Finding the high trail...

Trip Start Oct 04, 2005
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Friday, July 7, 2006

Everyone loves Cinque Terra. Whenever they hear its named mentioned, they gasp, put their hands to their chest and say, "Oooohhhhhhhh! I LOVED Cinque Terra! Wasn't it just sooooo beautiful?!" They love the quaintness and the colors and the lack of any cars. They love how these five little towns cling to the side of cliffs, surrounded by terraced vineyards, and linked only by train and ferry. For so many it's this little wonderland, a throwback to a simpler way of life. It's one of those places that people go to for their honeymoon.

I did not love Cinque Terra. I feel almost guilty saying this and a little scared. I half expect the cute honeymooners and the busloads of teenage tour groups to plummel me over the head with their beach mats and waterbottles. Rick Steves, European guru and Cinque Terra champion, might even show up and add a few hits with his aerodynamic lightweight super special walking stick (for sale, only $100!). But I have to be honest. I must let the truth be known. There is one person out here that doesn't think Cinque Terra was all that great. The towns are cute and the colors are amazing and I love that there are no cars. But it all felt a little like Disneyland to me. Many of the quaint little houses have been rented out to tourists for the summer,the 'authentic' shops are selling things for three times their worth, and the car-less cobblestone roads are crammed with American tour groups complete with parents screaming at their kids. It may feel like a throwback to 'simpler' times to those fresh from the States or one of the cities on the Eurotrip trail, but after spending time in Asia where people are living the 'simple' life without the help of the tourist trade, I couldn't help but gag on the supposed purity of it all. As I wandered through the quaintess, I kept thinking how wonderful it all must have been five years ago, before Rick Steves 'discovered' it and served it on a platter to the masses salivating at the thought of a new 'authentic' place to add to their busabout tour (and, oh my God, there are even beaches!).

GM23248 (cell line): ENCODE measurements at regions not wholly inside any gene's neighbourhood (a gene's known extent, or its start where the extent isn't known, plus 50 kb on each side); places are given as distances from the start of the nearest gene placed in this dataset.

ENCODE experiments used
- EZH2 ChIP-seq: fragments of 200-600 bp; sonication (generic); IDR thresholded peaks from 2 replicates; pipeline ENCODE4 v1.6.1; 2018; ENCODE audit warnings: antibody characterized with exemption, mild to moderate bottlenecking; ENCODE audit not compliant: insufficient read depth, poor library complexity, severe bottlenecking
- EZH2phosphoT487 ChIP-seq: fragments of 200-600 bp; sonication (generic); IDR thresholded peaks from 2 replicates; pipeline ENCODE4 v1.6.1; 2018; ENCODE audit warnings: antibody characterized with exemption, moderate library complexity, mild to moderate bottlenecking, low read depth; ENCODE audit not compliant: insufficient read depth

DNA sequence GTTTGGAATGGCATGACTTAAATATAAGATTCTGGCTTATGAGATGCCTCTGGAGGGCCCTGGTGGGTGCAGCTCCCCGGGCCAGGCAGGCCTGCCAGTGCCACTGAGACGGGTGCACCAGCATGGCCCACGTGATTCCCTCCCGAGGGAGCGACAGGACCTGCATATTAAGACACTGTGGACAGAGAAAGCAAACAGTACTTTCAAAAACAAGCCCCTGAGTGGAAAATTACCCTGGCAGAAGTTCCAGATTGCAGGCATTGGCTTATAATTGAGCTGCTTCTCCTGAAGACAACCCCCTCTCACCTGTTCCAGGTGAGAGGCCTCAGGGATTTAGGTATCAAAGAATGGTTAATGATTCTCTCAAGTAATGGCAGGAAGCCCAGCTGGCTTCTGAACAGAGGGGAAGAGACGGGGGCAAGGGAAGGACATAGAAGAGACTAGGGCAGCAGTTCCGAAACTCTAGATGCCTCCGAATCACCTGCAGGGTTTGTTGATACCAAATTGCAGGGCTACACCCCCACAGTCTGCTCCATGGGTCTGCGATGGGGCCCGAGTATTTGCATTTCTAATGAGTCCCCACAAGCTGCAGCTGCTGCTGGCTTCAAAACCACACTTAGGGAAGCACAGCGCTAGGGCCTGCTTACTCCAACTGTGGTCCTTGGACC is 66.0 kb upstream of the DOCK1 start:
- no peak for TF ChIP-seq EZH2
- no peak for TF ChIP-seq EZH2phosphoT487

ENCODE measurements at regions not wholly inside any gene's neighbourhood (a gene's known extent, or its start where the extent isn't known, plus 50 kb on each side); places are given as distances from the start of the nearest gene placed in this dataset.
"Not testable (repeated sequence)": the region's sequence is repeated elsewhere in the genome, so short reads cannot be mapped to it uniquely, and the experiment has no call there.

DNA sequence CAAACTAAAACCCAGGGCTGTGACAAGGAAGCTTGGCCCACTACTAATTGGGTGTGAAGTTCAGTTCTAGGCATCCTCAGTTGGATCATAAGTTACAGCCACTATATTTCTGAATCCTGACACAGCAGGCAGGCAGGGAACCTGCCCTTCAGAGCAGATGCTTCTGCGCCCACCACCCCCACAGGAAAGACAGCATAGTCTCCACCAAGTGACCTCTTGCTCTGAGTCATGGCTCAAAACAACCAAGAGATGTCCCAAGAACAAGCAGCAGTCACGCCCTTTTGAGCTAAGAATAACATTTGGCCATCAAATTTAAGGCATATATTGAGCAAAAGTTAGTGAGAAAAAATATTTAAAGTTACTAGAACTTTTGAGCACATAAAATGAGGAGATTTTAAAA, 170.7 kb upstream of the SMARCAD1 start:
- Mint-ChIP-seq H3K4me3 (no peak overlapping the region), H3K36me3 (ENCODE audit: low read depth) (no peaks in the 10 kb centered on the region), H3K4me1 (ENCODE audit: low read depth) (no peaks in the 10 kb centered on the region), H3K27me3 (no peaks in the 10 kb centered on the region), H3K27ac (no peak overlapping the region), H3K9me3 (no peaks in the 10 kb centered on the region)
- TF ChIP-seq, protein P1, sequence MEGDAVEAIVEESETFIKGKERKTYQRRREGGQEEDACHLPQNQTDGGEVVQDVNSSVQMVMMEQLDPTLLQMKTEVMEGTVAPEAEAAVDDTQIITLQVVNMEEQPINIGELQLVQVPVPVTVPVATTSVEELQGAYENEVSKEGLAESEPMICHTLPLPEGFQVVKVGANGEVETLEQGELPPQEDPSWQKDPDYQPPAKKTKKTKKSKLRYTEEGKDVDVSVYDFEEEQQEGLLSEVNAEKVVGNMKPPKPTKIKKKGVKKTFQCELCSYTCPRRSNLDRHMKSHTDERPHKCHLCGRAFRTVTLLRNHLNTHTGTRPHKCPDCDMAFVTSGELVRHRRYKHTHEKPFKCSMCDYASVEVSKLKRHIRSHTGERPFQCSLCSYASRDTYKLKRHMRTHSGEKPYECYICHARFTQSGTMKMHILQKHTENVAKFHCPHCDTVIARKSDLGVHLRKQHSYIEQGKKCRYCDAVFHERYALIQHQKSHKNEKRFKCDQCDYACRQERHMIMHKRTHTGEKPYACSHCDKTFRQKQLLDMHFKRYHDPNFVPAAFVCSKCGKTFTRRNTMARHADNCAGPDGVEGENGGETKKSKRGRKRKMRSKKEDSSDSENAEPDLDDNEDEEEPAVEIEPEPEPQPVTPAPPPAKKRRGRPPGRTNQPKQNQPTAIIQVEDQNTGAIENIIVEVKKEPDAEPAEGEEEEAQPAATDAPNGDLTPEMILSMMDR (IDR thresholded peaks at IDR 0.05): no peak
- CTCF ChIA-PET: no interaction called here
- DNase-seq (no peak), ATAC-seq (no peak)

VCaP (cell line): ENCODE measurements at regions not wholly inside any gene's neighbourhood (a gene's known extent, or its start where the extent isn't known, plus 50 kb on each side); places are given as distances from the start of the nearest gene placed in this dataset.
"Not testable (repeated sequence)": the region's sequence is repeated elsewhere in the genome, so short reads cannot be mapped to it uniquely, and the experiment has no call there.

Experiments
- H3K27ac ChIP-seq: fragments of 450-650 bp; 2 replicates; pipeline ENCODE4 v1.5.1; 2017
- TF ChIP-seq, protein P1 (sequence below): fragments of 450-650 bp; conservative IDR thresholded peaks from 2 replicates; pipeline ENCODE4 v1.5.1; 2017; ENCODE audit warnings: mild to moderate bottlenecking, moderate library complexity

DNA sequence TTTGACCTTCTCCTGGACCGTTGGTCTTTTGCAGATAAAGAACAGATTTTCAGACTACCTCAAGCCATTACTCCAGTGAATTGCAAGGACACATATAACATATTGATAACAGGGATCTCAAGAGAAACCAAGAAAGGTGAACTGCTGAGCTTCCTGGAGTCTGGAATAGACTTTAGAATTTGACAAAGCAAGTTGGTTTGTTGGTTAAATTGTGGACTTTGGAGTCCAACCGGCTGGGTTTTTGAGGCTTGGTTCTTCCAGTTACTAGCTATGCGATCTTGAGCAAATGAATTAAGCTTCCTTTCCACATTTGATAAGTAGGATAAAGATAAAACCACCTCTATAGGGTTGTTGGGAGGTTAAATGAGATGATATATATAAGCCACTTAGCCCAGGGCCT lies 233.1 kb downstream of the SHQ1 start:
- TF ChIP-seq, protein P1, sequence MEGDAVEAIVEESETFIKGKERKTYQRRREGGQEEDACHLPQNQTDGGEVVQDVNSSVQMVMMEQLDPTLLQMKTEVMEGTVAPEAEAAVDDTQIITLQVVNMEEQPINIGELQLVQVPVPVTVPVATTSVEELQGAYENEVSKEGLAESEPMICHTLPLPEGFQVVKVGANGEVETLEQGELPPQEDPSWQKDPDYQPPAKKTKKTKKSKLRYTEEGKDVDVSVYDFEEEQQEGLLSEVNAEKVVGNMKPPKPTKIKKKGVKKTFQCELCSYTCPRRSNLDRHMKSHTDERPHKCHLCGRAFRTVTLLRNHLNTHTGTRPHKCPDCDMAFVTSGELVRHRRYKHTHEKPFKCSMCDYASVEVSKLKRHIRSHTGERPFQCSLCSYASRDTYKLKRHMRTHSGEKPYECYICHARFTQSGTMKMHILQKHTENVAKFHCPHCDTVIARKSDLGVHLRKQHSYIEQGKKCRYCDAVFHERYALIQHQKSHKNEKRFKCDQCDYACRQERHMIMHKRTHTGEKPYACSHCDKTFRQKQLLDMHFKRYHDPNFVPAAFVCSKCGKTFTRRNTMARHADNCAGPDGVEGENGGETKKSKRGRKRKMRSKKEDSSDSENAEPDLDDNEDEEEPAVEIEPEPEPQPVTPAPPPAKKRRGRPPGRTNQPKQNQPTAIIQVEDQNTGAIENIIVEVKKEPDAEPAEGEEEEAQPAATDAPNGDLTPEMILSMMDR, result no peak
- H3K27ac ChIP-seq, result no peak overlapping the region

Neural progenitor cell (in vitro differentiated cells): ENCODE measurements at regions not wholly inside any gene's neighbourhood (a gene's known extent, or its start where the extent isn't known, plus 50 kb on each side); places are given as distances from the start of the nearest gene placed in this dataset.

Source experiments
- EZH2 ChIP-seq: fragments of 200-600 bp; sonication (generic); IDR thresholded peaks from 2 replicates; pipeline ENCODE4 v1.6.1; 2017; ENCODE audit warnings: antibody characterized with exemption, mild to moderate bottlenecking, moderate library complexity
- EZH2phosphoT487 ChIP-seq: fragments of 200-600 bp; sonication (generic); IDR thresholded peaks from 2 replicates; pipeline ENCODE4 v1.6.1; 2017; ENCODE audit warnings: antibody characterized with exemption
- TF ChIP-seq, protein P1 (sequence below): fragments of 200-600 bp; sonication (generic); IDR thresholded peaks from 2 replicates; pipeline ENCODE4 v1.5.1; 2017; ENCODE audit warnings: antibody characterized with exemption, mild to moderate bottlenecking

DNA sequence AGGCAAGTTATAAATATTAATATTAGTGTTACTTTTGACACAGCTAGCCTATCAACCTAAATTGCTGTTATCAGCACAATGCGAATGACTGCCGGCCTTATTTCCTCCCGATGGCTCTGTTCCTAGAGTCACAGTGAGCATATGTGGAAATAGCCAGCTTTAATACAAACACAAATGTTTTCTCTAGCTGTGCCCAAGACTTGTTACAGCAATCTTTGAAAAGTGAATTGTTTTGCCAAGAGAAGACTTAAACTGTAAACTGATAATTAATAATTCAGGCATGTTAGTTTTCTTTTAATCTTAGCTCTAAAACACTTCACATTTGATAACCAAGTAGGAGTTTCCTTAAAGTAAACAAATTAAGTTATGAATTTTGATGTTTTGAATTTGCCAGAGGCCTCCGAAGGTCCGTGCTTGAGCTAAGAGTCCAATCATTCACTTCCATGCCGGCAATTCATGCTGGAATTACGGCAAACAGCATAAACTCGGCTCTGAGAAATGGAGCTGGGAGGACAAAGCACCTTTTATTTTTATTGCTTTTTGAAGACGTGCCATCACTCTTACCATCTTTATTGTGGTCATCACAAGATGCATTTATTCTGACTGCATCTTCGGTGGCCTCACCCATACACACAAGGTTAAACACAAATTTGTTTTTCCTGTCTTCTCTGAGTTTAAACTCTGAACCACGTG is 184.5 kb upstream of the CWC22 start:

So there I was, a jaded pessimist surrounded by squealling American tourists. I had explored two of the five towns and was disillusioned, disappointed, and just plain tired of it all. I hadn't even done the famous hike between the towns yet because I didn't have anyone to go with and it too seemed like a tourist trap. And then Jake arrived. An American straight from hiking in the Alps, it was his first time on an extended trip abroad and he couldn't stand crowds either. He immediately became my hiking buddy, and we celebrated our new partnership with a cheese, chocolate, and wine drunk out of teacups picnic. Jake had read about a hiking trail that went up into the hills surrounding Cinque Terra, so we decided to go that route instead of the wussy touristy way. So, the next morning we got up early, bought some amazing fresh bread from the just open shop, got some fruit, and with cheese already in hand headed out. What happened next was very similar to that lovely hike that I did with the Swedish guys in Vietnam. Picture Jake, who I late found out is a major athelete and really into hiking, easily making his way up an incredibly steep incline. Then look about ten feet back and there I am, sweat dripping everywhere, redfaced, and gasping for breathe as I try to keep up. But like in Vietnam, I did make it and I was, once again, told I was doing just great and what I trouper I was. I'm beginning to think that these words of encouragement may have just been ways to keep me going up the mountain.... But despite the pain of the climb, it was all worth it. Looking down on the towns of Cinque Terra, far from the tourists and giftshops, I suddenly saw their quaintness, was finally able to enjoy their unique beauty. Standing amongst the famous terraces, surrounded by grapevines, and sharing a path with local field workers, I was able to feel and understand the life of a place that went deeper than what was written in the guide book. As I walked along the narrow path, exchanging stories with Jake, and just taking it all in, a weight was lifted from my shoulders. My grumpy, jaded attitude was being chipped away. I was enjoying myself. I was happy and not confused. Nothing was complicated about that walk in the hills. No life-changing decisions, no mind games, no worries - just one foot in front of the other...
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